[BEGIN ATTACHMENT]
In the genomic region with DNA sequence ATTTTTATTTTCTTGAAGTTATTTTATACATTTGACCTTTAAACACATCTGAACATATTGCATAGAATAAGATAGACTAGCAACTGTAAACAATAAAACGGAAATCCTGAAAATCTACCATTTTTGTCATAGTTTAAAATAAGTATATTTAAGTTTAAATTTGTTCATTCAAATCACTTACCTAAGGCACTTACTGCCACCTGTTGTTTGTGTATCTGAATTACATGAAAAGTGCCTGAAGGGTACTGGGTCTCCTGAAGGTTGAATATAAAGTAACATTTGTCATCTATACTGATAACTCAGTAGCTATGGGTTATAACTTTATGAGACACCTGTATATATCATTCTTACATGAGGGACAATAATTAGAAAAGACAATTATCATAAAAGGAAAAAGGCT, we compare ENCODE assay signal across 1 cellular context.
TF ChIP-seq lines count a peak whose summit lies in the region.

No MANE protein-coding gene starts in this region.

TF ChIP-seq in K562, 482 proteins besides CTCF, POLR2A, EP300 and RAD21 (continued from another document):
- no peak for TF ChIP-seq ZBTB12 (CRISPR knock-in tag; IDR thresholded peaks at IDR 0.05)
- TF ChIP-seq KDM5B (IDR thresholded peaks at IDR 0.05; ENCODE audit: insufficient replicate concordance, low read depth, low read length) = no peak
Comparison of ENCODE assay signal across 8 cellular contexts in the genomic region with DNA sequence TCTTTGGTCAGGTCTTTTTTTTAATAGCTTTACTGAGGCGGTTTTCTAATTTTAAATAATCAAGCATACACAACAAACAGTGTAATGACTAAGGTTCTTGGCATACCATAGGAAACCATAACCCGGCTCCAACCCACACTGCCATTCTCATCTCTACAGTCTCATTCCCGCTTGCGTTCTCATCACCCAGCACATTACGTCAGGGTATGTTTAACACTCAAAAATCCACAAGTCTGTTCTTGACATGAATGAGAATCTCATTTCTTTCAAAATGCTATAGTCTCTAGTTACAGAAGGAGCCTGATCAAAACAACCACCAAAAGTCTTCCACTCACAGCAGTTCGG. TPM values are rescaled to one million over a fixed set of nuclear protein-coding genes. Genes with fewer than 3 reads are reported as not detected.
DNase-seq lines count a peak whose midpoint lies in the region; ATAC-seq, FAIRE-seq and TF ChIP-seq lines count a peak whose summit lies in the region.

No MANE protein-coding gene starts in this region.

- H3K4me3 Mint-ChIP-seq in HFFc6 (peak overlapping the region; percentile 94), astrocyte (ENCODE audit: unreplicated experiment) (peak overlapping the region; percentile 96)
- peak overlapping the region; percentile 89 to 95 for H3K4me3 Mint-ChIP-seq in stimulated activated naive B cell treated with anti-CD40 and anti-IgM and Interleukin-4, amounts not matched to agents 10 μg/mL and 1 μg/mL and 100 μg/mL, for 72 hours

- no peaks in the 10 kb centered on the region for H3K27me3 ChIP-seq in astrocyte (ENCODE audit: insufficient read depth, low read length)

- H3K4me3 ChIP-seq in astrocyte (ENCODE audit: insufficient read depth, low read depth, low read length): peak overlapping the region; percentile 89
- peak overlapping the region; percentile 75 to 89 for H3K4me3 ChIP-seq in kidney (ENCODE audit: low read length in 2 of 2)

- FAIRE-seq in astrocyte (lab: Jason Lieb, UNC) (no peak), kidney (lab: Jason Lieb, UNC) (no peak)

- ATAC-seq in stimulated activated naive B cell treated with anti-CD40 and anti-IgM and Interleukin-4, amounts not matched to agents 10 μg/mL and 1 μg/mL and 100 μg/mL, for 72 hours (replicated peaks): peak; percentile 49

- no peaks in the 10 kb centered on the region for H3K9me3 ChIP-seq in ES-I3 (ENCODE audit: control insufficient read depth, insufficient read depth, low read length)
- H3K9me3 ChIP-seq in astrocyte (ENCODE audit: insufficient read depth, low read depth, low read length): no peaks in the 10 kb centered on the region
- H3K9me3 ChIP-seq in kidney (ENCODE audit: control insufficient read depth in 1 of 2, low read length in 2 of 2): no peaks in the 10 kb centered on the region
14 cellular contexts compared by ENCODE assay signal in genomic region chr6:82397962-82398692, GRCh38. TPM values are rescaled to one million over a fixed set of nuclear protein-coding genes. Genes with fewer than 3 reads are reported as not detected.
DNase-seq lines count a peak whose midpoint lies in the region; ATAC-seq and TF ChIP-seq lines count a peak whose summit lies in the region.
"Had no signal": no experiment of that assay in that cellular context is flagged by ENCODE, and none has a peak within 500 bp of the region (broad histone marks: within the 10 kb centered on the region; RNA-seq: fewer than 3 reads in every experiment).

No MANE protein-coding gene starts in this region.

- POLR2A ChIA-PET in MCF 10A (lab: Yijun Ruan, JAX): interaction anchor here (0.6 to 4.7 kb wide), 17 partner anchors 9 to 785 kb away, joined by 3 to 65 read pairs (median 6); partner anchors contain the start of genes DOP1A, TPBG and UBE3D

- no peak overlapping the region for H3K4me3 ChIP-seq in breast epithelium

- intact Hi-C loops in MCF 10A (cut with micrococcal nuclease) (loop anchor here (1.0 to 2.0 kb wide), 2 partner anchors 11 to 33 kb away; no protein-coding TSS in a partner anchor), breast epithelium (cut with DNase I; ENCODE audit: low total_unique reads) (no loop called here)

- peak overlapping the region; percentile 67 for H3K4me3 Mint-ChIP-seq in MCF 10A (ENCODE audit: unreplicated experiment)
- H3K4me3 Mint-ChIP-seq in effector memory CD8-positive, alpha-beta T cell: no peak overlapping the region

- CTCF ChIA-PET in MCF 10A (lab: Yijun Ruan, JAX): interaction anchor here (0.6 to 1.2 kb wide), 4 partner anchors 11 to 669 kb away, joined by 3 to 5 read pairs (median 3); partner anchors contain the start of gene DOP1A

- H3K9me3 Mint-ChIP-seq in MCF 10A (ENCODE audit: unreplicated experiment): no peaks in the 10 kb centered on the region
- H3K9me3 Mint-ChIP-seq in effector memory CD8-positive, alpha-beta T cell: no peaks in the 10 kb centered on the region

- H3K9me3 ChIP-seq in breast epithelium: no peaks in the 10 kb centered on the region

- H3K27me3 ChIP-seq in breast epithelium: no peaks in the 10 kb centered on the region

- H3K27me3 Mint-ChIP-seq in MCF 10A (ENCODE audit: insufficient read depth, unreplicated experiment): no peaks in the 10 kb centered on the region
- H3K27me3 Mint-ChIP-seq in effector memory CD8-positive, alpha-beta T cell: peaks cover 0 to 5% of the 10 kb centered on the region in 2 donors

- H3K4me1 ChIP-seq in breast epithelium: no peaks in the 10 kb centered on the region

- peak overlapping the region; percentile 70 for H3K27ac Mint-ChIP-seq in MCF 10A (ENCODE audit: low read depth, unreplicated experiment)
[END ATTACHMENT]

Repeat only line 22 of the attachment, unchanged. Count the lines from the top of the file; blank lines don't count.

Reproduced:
"Had no signal": no experiment of that assay in that cellular context is flagged by ENCODE, and none has a peak within 500 bp of the region (broad histone marks: within the 10 kb centered on the region; RNA-seq: fewer than 3 reads in every experiment).